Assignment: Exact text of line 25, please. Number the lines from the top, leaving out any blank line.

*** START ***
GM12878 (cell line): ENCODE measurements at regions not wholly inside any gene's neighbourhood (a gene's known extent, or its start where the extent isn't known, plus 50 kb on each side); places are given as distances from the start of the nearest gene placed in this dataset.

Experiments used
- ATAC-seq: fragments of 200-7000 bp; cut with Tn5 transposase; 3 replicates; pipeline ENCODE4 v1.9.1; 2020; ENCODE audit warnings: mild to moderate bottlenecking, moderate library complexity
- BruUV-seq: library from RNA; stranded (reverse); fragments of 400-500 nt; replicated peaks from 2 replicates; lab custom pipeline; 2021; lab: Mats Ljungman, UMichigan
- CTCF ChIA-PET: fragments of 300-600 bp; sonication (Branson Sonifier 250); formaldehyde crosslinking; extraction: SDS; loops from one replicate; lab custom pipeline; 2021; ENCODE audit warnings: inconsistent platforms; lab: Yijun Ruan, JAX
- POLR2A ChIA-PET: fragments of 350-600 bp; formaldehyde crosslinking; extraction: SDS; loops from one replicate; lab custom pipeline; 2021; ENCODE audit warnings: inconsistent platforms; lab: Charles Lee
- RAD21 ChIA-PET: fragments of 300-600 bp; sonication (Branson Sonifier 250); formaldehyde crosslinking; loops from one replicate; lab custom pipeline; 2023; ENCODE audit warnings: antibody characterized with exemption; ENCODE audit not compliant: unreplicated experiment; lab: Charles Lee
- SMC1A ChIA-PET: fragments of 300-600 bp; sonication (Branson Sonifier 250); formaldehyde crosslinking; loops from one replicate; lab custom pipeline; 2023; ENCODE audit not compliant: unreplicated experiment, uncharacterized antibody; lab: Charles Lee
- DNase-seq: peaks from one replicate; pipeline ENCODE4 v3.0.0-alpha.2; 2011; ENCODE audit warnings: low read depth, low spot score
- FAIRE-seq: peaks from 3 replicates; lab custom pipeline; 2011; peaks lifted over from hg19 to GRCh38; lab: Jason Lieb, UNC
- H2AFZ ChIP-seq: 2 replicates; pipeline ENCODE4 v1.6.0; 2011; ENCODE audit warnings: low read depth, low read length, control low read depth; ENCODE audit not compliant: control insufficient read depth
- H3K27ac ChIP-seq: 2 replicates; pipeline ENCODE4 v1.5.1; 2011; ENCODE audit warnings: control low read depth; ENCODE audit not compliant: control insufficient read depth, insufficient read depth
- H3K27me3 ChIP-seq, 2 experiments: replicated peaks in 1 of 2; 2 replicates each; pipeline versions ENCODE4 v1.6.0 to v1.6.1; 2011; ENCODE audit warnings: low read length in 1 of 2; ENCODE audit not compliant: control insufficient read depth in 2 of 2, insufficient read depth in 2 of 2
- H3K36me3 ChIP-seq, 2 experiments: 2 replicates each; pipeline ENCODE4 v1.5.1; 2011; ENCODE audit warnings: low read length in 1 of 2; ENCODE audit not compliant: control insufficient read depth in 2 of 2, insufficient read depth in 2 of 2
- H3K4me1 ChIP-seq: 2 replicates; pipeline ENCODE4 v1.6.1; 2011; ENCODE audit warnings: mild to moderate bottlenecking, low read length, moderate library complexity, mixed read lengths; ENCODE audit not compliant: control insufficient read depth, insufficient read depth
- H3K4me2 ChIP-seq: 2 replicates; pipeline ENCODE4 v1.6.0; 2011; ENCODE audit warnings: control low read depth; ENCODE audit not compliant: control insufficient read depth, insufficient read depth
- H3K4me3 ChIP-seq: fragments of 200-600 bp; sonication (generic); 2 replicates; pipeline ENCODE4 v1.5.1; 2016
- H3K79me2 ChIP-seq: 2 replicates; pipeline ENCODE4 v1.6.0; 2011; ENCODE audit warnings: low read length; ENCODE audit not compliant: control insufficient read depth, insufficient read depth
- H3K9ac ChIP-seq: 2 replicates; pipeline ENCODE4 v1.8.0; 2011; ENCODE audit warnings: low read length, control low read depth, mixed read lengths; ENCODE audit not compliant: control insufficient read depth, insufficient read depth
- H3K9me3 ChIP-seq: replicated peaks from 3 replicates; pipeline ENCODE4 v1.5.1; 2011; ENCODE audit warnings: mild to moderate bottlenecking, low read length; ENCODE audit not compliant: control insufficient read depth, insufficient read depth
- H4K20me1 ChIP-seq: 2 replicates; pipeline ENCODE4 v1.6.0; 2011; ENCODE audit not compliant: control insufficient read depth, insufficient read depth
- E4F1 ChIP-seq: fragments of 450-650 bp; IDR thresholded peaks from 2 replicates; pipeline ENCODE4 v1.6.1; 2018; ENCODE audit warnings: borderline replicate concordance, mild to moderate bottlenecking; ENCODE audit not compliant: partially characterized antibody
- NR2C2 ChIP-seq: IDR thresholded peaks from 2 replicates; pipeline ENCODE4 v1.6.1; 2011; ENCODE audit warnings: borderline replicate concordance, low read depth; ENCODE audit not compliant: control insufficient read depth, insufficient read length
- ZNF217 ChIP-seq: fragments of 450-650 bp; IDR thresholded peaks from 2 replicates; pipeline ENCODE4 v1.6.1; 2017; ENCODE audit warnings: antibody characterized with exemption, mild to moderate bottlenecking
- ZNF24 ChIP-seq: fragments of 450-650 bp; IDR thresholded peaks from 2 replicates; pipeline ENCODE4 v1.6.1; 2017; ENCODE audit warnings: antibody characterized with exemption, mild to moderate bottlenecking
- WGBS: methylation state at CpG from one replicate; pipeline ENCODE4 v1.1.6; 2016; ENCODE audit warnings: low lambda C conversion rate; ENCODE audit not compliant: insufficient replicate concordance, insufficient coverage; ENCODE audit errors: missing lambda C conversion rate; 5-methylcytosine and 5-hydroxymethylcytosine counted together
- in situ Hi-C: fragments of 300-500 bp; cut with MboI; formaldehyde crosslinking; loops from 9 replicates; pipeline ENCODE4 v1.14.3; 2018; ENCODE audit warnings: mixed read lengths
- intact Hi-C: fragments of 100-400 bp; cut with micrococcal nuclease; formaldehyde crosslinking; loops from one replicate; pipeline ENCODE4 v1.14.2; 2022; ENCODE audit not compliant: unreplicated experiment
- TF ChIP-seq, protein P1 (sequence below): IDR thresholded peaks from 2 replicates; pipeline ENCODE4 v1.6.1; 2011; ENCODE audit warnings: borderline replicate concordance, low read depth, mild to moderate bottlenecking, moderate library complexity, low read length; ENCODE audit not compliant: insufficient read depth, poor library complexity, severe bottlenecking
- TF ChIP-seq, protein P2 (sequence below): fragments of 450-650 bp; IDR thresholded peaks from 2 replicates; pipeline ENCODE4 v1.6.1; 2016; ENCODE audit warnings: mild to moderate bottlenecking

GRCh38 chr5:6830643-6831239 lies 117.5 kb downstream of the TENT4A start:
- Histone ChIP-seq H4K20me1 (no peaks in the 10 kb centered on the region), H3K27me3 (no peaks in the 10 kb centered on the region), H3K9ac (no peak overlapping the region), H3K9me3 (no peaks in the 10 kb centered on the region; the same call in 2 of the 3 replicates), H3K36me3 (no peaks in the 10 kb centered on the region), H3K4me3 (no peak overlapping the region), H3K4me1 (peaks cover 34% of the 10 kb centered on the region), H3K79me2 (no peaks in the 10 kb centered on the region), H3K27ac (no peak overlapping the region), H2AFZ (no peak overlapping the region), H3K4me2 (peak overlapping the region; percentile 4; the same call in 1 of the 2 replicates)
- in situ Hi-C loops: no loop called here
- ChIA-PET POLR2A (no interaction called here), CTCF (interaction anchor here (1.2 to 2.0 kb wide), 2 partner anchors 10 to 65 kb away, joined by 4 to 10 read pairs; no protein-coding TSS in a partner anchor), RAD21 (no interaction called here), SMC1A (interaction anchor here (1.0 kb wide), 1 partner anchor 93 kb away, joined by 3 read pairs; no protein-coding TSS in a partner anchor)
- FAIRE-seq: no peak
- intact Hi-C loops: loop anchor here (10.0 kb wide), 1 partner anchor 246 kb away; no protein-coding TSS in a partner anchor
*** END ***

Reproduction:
- ZNF24 ChIP-seq: fragments of 450-650 bp; IDR thresholded peaks from 2 replicates; pipeline ENCODE4 v1.6.1; 2017; ENCODE audit warnings: antibody characterized with exemption, mild to moderate bottlenecking